CUH oncology nurses call for hiring timeline

Management at a hospital designated a “centre of excellence” for cancer care have until Monday to agree a timeframe for recruiting extra staff to an oncology ward that nurses claim is “seriously” understaffed.

The Irish Nurses and Midwives Organisation (INMO) has written to management at Cork University Hospital (CUH) informing them that oncology nurses will begin a work-to-rule on Tuesday, May 12, unless the HSE agrees a clinical and recruitment action plan to “address the current crisis in oncology” at CUH.

INMO industrial relations officer Patsy Doyle said that while some progress had been made since last Friday, they were still looking for specific dates as to when extra nurses would be hired.

“There is a commitment to recruit but we have no dates on anything at the moment,” said Ms Doyle. “The talks have been positive, but when we try and tie them [management] to a timeline, we haven’t been able to do that.”

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Ms Doyle said that they had been trying for six months to ensure “safe levels of nursing care” on the oncology ward, which, despite being “promoted by the HSE as a centre of excellence” was “seriously short-staffed” and “bereft of a plan to address the surge in complexity of oncology treatments”.

Since last November, the INMO said it had asked CUH management to implement agreed nurse staffing levels — but that the ward is left “three to four nurses short per week, without replacement”.

The union has also called for a nurse staffing review “to address the major advancements in clinical treatment regimes” since the ward opened nine years ago.

It is also seeking:

  • Ring-fenced beds for oncology patients;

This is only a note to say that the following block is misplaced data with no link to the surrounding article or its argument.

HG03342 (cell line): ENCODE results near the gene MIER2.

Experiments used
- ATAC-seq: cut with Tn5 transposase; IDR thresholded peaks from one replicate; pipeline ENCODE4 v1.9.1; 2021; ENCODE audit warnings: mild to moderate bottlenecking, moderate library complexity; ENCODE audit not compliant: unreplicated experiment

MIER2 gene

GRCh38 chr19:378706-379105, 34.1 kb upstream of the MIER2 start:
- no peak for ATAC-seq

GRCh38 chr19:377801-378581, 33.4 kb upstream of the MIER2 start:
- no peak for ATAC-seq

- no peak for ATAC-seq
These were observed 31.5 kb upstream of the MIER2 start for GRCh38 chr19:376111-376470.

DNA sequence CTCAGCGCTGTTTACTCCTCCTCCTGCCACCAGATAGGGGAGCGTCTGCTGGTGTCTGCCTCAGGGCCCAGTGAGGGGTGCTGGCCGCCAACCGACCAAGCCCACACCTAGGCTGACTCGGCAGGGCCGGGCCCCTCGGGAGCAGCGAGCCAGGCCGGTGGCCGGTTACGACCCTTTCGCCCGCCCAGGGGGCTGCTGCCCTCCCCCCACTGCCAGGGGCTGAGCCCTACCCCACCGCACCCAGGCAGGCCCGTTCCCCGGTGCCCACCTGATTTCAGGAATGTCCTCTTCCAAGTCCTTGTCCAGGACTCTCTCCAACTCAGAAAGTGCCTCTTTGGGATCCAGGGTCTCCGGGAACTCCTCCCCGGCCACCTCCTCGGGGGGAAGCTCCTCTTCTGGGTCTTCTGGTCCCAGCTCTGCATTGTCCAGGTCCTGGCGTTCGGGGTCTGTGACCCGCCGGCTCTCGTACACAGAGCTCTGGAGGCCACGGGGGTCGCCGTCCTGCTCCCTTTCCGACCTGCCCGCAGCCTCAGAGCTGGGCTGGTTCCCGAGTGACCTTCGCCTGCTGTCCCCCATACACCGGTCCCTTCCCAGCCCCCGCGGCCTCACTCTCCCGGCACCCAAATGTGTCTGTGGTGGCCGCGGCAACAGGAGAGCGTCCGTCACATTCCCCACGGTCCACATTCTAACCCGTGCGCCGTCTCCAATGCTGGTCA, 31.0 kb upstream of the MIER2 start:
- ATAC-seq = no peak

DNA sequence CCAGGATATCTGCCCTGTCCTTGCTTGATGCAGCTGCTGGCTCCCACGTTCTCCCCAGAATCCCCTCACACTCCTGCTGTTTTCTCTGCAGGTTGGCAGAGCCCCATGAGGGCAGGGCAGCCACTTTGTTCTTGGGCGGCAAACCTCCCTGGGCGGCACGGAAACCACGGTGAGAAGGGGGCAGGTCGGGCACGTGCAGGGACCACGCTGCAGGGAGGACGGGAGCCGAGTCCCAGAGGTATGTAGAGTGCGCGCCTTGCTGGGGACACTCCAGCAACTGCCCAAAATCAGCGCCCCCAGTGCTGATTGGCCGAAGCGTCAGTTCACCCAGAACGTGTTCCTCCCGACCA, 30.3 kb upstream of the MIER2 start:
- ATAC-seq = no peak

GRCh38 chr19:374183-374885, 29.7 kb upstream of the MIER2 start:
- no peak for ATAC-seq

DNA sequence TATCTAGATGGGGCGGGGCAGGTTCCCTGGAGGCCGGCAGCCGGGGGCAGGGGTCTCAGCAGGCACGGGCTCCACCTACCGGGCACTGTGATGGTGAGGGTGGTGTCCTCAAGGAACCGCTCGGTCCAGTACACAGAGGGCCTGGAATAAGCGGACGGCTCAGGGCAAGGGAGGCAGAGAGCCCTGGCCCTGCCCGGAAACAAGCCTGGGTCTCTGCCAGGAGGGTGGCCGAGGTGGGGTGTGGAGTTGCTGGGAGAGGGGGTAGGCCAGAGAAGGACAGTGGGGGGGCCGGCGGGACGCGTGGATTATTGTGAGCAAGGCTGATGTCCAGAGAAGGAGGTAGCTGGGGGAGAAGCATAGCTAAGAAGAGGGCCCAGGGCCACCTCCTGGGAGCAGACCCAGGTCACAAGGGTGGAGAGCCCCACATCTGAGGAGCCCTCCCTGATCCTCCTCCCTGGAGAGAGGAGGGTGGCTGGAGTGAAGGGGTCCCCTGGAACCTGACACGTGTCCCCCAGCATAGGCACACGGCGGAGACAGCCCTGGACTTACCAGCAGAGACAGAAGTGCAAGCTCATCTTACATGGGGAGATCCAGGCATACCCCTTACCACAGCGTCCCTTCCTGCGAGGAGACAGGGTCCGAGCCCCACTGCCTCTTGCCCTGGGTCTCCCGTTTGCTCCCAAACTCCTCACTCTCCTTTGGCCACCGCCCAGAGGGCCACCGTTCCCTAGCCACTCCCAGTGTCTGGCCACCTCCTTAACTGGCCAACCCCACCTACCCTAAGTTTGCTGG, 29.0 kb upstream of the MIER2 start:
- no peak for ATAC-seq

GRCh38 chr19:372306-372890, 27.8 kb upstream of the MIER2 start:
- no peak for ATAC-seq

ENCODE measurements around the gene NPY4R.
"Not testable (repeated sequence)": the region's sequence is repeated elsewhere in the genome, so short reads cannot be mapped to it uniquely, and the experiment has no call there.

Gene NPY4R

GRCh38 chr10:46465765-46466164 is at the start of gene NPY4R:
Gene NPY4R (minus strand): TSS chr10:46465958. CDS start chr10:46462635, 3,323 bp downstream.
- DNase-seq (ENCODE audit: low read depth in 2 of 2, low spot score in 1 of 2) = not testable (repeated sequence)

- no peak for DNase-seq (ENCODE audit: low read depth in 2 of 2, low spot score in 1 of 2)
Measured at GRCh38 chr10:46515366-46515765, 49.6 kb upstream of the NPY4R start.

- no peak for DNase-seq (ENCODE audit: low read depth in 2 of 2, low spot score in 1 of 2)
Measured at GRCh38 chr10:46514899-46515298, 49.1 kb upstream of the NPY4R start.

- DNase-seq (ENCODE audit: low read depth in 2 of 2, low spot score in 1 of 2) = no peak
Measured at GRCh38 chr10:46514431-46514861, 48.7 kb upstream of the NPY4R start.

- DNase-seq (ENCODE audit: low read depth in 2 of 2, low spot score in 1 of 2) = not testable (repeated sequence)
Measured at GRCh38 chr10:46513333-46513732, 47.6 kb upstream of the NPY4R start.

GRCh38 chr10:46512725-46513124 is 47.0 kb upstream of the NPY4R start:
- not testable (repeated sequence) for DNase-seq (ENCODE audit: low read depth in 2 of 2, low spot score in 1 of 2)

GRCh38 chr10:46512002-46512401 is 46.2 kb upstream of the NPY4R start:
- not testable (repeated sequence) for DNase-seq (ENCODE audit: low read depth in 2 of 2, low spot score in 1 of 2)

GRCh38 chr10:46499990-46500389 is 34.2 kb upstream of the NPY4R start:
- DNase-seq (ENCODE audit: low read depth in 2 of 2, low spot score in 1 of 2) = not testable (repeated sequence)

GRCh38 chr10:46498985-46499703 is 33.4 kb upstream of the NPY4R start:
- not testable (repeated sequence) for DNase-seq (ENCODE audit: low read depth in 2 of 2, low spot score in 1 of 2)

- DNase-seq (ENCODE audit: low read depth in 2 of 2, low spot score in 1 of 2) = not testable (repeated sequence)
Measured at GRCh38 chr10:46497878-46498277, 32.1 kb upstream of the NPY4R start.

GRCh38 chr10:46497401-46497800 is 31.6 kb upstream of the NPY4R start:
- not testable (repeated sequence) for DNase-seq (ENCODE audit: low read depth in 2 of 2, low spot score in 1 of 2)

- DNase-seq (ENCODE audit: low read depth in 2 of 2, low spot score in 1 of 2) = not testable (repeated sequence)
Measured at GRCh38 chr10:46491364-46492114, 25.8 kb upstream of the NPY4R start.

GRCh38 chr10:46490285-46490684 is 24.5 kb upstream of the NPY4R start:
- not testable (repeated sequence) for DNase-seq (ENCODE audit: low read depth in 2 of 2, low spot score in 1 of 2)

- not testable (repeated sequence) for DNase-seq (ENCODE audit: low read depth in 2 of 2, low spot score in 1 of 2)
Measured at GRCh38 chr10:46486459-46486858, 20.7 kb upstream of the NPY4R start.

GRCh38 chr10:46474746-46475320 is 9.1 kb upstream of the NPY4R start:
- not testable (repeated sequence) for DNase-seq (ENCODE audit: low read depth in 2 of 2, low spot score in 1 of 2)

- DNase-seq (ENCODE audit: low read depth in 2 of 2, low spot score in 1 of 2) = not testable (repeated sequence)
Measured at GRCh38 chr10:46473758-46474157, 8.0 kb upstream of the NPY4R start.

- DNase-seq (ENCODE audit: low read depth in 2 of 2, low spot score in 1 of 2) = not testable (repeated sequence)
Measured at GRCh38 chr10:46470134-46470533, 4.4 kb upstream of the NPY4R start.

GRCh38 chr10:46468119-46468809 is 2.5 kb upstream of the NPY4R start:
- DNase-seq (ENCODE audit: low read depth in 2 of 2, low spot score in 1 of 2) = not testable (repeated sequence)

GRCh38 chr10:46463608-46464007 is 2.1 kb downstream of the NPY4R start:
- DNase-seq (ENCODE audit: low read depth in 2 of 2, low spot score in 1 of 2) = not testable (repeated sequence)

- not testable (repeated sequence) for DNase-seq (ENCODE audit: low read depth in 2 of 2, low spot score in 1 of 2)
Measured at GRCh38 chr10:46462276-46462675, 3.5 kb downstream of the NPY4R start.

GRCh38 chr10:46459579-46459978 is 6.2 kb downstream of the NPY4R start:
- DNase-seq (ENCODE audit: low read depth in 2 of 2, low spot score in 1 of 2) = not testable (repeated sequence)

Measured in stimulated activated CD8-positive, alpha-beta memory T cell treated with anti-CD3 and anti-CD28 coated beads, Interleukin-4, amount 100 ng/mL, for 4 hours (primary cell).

• Four nurses on night duty to address patient need;
  • Co-location of the current truncated two-ward system into a single condensed unit of care.

In addition, the INMO has called for the recruitment of clinical nurse managers; education and training opportunities at ward and University College Cork level; and support for nurses in dealing with traumatic cases.

Ms Doyle said that while the nurses were loathe to take industrial action “in light of the area in which the disruption will occur”, they felt they had no option.

Essential patient care will not be disrupted by the work-to-rule but non-essential/administrative work will not be done.

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Ms Doyle said the oncology ward was “meant to be exempted from the [staff recruitment] moratorium” under the National Cancer Strategy.

The HSE said last night that it was “continuing with active recruitment at present”.

The HSE is also dealing with staffing problems in relation to a new €15m acute psychiatric unit at CUH.

The unit should have opened last January but nurses and doctors objected to the move on the grounds that the proposed staffing was inadequate.

The matter was at the LRC last week and both the Psychiatric Nurses Association (PNA) and Siptu are due to put revised proposals to members. The 50-bed unit is due to replace the existing ‘GF’ unit which in turn will be used to expand cancer services.



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